OURAY – Grant-seekers from organizations across the Western Slope will have a unique opportunity to connect with Colorado’s most powerful and well-endowed foundations at the 2013 Western Slope Rural Philanthropy Days (RPD) conference on June 17-19 in Ouray.
The conference offers grantmakers and grantseekers the chance to discover common interests and strengthen partnerships to better meet the needs of Western Slope communities. Nonprofits, government, business and community leaders from Delta, Gunnison, Hinsdale, Mesa, Montrose, Ouray, and San Miguel counties are expected to attend the three-day event, which will be taking place at multiple venues throughout Ouray County.
RPD began in 1991. Partnering with the Community Resource Center and the Anschutz Family Foundation, the event reaches out to rural communities across Colorado, to increase local access to funding, relationships and skill building opportunities. It comes to the Western Slope only once every four years.
At the time that RPD got started, just three percent of grant dollars from Colorado’s private foundations were awarded outside of the Front Range. As a result of the most recent RPDs held in Telluride and Crested Butte, grants to Western Slope communities have increased 120 percent, while the number of grants awarded has increased from 87 to 138, annually.
This can make a crucial difference for nonprofits of all kinds, during a time when the economy has caused local funding dollars designated for nonprofits to dry up.
Over 400 attendees are expected to show up for next week’s conference. On Monday, the majority of activity will be focused in Ouray, with registration at the school, and an opening reception at the Bachelor Syracuse Mine.
Tuesday, activity will be dispersed throughout Ouray, with programming at the school, community center, Beaumont Hotel and Wright Opera House. The day’s programs will focus on capacity-building workshops for nonprofits, as well as community solutions programs involving funders, government officials and nonprofits centered around six different topics that were identified in listening sessions that took place prior to the event in communities across the Western Slope.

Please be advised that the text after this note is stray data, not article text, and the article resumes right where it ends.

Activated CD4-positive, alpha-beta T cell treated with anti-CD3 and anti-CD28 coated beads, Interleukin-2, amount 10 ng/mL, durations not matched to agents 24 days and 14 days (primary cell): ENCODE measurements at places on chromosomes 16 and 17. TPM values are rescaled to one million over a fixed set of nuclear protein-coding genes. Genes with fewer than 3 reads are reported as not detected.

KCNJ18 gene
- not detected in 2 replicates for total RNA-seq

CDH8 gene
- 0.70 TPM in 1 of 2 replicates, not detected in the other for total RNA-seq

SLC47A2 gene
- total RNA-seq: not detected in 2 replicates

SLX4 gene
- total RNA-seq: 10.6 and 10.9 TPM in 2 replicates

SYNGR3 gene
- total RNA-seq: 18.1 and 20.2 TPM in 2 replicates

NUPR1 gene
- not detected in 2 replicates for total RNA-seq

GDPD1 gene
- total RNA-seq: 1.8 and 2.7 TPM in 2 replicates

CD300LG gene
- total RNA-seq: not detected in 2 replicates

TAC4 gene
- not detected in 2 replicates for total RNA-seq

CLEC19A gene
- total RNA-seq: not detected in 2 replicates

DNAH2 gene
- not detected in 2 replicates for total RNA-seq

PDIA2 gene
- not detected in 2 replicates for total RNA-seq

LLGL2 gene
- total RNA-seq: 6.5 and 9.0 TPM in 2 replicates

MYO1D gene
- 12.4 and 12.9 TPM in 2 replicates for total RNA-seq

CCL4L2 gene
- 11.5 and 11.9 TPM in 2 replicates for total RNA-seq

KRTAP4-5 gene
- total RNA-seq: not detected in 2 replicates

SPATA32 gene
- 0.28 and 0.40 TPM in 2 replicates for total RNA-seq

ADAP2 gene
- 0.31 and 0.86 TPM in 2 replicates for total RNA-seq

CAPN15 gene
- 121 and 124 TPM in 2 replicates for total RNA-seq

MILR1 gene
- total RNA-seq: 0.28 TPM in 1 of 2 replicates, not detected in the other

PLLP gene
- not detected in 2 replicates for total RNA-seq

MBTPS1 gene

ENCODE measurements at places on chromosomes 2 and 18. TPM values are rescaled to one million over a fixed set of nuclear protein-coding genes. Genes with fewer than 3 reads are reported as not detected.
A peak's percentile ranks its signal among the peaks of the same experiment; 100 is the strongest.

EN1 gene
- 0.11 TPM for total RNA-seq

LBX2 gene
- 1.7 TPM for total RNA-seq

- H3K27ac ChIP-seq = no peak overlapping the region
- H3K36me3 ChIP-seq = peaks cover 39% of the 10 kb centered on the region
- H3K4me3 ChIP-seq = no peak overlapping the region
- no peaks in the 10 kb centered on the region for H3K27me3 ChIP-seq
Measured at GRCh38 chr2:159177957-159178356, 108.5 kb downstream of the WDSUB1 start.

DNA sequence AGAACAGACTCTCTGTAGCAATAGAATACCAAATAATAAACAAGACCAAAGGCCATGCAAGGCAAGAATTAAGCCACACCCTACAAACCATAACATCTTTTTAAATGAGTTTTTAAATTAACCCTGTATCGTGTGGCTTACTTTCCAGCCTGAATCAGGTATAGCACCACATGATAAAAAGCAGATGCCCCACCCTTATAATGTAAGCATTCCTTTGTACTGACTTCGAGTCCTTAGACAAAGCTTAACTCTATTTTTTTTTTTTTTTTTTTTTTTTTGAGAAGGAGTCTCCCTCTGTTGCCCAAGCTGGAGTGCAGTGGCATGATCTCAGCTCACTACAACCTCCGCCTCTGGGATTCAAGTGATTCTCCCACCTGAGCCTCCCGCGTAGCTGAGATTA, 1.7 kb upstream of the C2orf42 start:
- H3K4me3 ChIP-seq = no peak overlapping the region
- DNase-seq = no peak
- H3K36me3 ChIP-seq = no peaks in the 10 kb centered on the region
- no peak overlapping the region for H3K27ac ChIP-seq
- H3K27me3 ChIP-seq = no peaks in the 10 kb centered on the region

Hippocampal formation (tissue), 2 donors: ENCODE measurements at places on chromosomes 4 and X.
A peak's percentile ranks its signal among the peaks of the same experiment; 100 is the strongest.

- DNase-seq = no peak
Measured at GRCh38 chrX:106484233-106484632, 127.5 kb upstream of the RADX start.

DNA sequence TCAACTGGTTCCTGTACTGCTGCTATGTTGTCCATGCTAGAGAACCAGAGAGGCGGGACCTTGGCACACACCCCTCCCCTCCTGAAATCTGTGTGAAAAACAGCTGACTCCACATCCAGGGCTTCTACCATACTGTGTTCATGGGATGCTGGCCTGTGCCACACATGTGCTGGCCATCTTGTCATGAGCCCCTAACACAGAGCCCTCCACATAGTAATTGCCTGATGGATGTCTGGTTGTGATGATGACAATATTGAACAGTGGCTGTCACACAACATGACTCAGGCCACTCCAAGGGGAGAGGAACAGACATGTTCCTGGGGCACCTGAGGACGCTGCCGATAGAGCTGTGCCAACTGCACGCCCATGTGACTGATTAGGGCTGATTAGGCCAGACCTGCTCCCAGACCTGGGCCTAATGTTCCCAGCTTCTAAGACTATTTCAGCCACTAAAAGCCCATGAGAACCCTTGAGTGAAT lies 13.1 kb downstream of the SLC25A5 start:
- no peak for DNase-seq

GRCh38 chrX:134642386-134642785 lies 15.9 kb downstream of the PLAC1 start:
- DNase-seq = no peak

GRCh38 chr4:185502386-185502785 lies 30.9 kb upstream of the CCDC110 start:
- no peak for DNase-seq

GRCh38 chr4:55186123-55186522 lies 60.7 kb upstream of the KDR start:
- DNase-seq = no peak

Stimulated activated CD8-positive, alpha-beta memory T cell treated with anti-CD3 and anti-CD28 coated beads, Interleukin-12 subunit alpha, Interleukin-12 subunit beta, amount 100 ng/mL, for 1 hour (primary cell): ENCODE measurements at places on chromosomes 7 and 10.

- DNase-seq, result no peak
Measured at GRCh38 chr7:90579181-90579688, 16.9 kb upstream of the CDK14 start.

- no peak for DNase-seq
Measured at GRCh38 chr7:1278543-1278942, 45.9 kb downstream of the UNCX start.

These central themes include: access to health care and mental health services; affordable housing; education continuum from cradle to career which includes workforce development; effective leadership to affect change; multi-use transportation support; and senior care. Additional themes include a diversified economy, broadband access, arts and culture, and the environment.
On Tuesday evening, there is a large reception at Fellin Park, featuring a “Taste of the Western Slope” event with local food, vintners and brewery tastings, after which participants are set loose to have dinner on the town.
Everything culminates on Wednesday morning, at the “Funder Roundtables” at the 4-H Event Center in Ridgway. “Grant seekers sit at small tables with funders and make a presentation on their upcoming projects, and find out if the funders are interested,” Event Co-Chair Kat Papenbrock explained. “It’s really a ‘directed ask.’ The exciting thing is that, at past Rural Philanthropy Days events, 30-40 funders have showed up. This year, we have confirmed 70 different funders.”
Adding to the fun, there will be a youth track program, through which regional community youth programs will have access to a full day of philanthropy training, after which they will prepare and present a skit to illustrate their needs. Presentations of the skits take place at the Wright Opera House on Tuesday evening.
“In the past, they have gotten access to government officials and funders, and they get specific needs met right there in the room,” said Papenbrock. “It’s such a cool thing for young people to learn how the whole networking thing works.”
Rounding out the conference schedule are an impressive roster of guest speakers and performers, including the renowned Native American flautist R. Carlos Nakai and beloved regional poet Rosemerry Wahtola Trommer, roundtable discussions, strategic investment workshops with funders and government officials, and “extracurricular” activities designed to showcase the community including a tour of the historic Potter Ranch.
“It is a fantastic, energizing event,” Papenbrock said. And, she added, it should lead to great things for the area’s many small nonprofit organizations, which are looking for ways to connect with the big funders who might support their endeavors.
For up-to-the-minute information about next week’s event, visit westernrpd.org.